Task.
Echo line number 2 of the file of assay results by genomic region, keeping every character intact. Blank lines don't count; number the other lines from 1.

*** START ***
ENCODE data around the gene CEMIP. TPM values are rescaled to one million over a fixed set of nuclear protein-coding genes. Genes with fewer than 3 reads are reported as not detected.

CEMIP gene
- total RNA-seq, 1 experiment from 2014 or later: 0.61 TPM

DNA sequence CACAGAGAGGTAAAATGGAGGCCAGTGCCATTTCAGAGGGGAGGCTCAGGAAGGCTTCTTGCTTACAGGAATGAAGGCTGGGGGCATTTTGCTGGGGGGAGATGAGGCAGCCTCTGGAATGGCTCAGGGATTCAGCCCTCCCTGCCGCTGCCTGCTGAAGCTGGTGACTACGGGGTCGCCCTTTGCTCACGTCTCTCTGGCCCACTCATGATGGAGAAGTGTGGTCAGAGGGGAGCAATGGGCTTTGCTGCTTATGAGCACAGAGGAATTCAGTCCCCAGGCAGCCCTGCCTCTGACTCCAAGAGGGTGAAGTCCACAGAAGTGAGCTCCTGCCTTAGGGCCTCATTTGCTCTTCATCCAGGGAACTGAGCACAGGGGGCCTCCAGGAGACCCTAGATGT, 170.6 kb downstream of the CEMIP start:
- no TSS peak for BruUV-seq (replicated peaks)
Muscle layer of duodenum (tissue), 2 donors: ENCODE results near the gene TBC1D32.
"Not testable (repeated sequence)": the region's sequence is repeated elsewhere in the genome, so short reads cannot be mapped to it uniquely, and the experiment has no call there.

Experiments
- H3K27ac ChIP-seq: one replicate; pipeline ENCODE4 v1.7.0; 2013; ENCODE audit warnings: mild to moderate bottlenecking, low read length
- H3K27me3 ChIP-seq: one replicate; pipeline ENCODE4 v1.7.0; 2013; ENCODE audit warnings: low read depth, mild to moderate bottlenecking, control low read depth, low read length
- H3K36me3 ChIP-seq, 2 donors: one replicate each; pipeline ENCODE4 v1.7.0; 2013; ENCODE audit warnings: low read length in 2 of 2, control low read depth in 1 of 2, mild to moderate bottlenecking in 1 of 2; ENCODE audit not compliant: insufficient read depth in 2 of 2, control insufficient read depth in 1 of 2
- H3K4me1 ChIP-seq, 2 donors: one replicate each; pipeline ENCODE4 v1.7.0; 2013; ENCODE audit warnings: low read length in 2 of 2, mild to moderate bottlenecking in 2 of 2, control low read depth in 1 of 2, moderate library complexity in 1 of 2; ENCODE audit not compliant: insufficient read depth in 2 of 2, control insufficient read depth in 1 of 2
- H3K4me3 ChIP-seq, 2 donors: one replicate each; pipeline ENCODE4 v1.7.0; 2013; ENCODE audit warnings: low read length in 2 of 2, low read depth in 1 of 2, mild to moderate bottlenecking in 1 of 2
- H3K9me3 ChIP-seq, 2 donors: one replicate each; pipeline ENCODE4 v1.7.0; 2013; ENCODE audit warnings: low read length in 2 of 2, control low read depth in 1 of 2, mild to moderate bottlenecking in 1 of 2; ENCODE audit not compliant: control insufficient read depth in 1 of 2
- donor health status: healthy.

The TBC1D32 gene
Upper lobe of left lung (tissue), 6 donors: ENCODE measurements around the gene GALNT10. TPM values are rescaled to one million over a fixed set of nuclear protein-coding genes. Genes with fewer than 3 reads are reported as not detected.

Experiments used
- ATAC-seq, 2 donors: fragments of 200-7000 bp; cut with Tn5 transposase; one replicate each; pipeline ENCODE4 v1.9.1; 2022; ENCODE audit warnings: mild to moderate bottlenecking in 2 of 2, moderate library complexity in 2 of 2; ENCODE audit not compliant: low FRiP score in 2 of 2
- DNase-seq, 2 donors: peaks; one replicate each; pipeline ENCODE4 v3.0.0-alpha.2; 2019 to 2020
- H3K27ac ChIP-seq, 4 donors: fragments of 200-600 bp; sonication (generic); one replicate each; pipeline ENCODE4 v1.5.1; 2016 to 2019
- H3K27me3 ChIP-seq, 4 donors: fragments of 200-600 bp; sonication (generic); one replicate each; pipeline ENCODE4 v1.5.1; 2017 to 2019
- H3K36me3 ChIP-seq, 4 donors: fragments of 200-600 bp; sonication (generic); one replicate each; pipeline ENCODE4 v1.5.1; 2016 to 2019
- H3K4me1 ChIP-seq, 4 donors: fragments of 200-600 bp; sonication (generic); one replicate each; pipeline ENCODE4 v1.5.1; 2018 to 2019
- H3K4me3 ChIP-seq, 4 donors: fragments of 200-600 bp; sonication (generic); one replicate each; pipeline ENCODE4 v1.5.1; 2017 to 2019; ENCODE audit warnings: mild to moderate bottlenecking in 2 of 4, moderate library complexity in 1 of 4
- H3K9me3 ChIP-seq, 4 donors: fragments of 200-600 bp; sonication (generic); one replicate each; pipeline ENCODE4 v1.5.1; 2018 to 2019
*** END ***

CEMIP gene